The twenty one lawmakers backed by a political party accused of being supported by the Kurdish rebel group PKK took their places in Turkey's new Parliament for the first time since 1994.
On Saturday, 21 lawmakers backed by a political party accused of links to the Kurdish rebel group PKK take the oath of office in Turkey's new Parliament, marking the first time the group is represented in the legislature since its ouster in 1994 over alleged ties to the militants.
For many Kurds, the revival of the Democratic Society Party raises hopes for a new era in their struggle for more rights. But many Turks are afraid of a party suspected of being under the influence of an organization labeled terrorist by the United States and the European Union and which has fought to carve out a separate Kurdish state.
The Turkish military has been fighting the PKK for decades in a conflict that has killed as many as 40,000 people, most in the predominantly Kurdish southeast. Kurds constitute about 20 percent of Turkey's more than 70 million people.
The 550-member Parliament will be dominated by the Islamic-oriented ruling party of Prime Minister Recep Tayip Erdogan, who led supporters to a resounding triumph in the July 22 elections. But the Kurds will now have a platform to push for more control over their affairs.
Their presence in Ankara could antagonize other lawmakers who view Kurdish separatism as a threat to national sovereignty.
Kurdish lawmaker Ahmet Turk, a leader of the Democratic Society Party, warned in an interview Thursday with The Associated Press that the state should listen to his group if it wants to avoid alienating Kurds further.
"We want the violence and clashes to stop. We want this solution solved through peaceful and democratic means," Turk said.
Still, Turk's party has declined to brand the PKK, whose supporters have sometimes attacked civilian as well as military targets, a terrorist group. That refusal has angered bigger political parties that say they won't deal with the Democratic Society Party unless it disavows PKK activity.
One new Kurdish lawmaker is Sebahat Tuncel, recently released after a nine-month jail stint for alleged membership in the Kurdish guerrilla movement. Authorities freed her after she was elected by an Istanbul constituency because lawmakers get automatic immunity from prosecution.
An indictment had accused Tuncel, 32, of spending one month at a rebel camp in northern Iraq in 2004, where she allegedly attended a party congress in rebel uniform.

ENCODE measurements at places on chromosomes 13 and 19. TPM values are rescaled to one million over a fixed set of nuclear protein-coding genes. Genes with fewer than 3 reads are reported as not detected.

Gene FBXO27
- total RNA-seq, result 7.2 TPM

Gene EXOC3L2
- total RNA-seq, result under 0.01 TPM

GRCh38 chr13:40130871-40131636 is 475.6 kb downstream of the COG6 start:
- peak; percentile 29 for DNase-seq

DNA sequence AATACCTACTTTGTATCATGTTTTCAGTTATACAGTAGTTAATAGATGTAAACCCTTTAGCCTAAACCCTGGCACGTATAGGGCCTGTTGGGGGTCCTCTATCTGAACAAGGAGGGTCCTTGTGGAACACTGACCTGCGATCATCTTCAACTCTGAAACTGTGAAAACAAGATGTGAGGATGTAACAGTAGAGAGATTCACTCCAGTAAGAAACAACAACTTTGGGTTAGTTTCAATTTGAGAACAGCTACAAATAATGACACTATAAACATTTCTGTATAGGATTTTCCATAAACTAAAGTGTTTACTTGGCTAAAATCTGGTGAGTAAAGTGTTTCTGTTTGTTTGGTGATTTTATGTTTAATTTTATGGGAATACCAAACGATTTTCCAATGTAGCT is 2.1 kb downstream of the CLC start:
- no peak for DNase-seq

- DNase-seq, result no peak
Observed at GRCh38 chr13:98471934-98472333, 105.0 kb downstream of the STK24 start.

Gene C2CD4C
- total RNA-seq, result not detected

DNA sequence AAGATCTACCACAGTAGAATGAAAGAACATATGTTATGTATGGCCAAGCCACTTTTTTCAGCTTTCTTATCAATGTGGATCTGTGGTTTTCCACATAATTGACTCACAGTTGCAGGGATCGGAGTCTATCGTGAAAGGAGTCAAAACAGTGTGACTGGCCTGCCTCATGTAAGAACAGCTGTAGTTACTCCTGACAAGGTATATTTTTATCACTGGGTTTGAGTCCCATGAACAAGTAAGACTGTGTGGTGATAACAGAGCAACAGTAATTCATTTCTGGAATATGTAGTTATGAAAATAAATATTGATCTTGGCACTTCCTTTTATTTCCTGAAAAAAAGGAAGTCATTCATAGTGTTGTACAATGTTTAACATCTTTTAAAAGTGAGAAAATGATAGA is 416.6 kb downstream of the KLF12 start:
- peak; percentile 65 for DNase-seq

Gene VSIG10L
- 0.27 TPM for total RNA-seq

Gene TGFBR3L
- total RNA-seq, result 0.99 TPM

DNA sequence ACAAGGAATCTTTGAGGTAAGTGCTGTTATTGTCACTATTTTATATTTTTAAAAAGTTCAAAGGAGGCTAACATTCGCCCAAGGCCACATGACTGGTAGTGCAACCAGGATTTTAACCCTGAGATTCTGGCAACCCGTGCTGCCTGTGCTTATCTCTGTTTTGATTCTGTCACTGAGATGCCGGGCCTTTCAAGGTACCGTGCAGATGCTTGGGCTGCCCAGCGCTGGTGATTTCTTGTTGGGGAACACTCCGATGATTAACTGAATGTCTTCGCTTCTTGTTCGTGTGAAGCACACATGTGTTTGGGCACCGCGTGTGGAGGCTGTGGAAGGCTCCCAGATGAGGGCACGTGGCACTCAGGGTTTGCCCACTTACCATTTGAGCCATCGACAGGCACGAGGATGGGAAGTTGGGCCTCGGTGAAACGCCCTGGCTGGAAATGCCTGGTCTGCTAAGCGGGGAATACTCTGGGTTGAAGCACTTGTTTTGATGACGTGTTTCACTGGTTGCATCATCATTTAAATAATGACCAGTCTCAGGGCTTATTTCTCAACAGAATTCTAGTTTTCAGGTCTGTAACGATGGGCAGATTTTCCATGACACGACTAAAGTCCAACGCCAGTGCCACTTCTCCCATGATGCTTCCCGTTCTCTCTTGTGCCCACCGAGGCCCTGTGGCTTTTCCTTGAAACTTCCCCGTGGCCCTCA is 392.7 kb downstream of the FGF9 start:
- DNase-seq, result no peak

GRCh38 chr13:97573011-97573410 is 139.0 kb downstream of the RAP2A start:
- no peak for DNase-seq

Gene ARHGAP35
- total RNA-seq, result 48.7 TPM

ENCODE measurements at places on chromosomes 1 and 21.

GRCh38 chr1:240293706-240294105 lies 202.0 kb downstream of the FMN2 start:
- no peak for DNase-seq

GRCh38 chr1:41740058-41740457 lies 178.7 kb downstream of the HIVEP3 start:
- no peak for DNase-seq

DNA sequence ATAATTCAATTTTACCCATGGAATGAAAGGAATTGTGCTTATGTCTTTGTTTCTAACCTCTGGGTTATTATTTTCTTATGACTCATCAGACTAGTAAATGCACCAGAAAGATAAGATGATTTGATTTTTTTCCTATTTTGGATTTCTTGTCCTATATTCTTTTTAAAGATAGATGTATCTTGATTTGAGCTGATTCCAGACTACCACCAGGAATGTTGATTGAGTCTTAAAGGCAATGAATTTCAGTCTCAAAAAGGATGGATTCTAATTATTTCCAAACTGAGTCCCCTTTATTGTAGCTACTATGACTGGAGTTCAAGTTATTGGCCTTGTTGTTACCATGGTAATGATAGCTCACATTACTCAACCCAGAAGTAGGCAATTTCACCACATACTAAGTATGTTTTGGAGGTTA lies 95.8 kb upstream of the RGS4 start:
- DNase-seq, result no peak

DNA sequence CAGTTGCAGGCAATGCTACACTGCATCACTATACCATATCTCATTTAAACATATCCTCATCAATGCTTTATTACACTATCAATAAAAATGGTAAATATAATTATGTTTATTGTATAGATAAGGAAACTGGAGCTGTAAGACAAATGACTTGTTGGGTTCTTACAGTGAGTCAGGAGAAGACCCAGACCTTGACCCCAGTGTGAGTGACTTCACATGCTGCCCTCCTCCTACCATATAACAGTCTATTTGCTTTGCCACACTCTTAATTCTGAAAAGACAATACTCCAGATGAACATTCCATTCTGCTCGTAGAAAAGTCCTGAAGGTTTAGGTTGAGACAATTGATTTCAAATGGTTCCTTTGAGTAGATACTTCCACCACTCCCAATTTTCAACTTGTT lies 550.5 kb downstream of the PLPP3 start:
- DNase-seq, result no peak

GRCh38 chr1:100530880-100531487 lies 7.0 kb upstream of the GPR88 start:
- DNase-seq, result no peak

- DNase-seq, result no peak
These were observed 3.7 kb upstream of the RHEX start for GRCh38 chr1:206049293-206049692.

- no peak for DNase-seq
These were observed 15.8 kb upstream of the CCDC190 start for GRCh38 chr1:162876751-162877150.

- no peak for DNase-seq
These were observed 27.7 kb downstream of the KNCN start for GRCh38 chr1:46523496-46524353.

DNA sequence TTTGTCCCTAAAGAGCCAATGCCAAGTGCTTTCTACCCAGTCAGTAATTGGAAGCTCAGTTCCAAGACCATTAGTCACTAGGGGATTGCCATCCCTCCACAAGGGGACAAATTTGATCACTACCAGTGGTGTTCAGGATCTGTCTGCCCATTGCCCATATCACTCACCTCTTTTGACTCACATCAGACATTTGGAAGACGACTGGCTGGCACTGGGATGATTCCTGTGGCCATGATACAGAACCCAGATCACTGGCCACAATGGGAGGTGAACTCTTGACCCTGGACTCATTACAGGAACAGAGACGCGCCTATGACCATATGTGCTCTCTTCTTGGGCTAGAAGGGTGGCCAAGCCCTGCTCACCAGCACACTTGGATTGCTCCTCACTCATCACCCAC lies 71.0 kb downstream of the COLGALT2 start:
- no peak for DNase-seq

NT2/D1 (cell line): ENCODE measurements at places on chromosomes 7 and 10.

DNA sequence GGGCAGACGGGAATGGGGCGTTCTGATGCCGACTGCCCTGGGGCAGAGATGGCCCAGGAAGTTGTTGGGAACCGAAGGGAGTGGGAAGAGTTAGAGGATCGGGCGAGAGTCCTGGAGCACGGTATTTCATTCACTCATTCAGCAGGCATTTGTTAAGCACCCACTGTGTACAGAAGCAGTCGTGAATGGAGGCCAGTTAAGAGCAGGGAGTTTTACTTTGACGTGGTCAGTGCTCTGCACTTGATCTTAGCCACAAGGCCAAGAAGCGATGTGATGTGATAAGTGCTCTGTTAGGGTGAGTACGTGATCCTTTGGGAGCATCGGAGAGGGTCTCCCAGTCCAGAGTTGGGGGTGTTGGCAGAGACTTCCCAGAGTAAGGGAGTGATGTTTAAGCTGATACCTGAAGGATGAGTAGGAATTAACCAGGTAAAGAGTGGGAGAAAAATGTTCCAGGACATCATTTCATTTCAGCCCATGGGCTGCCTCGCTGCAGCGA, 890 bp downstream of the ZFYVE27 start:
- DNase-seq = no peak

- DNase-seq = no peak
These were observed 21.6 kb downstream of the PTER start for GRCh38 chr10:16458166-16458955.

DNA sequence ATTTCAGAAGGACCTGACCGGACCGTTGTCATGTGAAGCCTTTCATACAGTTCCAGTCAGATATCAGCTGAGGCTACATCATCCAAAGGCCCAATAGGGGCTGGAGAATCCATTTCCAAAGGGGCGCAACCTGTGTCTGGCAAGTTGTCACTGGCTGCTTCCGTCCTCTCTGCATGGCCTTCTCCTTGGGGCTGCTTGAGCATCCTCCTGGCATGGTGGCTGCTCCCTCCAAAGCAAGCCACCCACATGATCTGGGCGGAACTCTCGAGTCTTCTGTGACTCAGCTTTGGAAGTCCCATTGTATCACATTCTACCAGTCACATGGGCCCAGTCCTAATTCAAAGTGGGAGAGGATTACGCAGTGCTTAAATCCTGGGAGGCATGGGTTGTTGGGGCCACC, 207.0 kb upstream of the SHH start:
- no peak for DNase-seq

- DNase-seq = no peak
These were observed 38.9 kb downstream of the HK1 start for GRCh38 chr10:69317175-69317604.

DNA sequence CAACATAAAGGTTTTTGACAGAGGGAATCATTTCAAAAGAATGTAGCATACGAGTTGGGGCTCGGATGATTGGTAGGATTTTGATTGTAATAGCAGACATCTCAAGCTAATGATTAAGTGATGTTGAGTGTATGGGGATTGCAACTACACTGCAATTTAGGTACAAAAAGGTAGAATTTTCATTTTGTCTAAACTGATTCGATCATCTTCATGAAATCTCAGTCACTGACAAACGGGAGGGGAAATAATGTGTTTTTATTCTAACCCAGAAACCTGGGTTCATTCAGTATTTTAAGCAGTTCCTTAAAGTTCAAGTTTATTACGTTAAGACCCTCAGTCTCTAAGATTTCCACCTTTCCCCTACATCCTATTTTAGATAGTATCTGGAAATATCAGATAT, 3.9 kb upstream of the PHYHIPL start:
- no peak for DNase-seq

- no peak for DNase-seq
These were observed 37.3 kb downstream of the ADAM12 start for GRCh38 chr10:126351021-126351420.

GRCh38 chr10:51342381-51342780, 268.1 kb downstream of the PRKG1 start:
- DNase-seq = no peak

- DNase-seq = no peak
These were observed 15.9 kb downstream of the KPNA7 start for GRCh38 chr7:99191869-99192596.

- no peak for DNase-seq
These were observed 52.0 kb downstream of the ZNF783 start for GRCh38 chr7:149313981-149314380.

On her release, hundreds of people outside the prison in Gebze, near Istanbul, clapped and showered her with flowers, chanting: "The Kurdish people are proud of you!"
"My election to Parliament from Istanbul, Turkey's doorstep to Europe, shows that not only people in the southeast, but also people in the west of the country, want peace," Tuncel told The AP.
Umit Ozdag, head of a hardline nationalist group called the 21st Century Institute of Turkey, said Tuncel should be blocked from Parliament.
"This person ... has become a part of plots against Turkey and the murder of Turkish soldiers and citizens," Ozdag said.
Kurdish lawmakers say they will call for more freedom to use the Kurdish language in education and broadcasts, and want Turkey to abandon the use of military force as a way of dealing with the conflict.
Turkish leaders, however, say the rebels are the aggressors and have discussed a possible military operation against PKK camps in neighboring Iraq.
The Democratic Society Party wants amnesty for the PKK command, as well as an end to the solitary confinement of Kurdish rebel chief Abdullah Ocalan. Party supporters openly call for Ocalan's release. Some Turkish officials and commentators say the armed group is heavily involved in the party, and even in the selection of political candidates.
The party officially disavows secession, claiming it only wants Turkey to be more democratic and recognize the rights of Kurdish minority.
Nonetheless, after last month's election, the Justice Ministry changed rules allowing lawmakers to visit any prison inmate to prevent Kurdish lawmakers from meeting Ocalan. Some nationalist lawmakers want Ocalan to be hanged.
The party's candidates ran as independents to circumvent a 10-percent vote threshold required for a party to enter Parliament. In 1994, several Kurdish lawmakers were ousted because of alleged ties to Kurdish rebels.
The ruling Justice and Development Party made some inroads with Kurdish voters by promoting its strong economic record. The southeast remains a poor region, where PKK rebels have recruited unemployed youths.
Under pressure from the European Union, Turkey has granted limited rights to education and broadcasts in the Kurdish language. For Kurds, it's not enough.
"The Kurdish question has not been solved through arms," said Nurettin Yilmaz of the Democratic Society Party. "Now everybody should realize that the time has come to solve it. "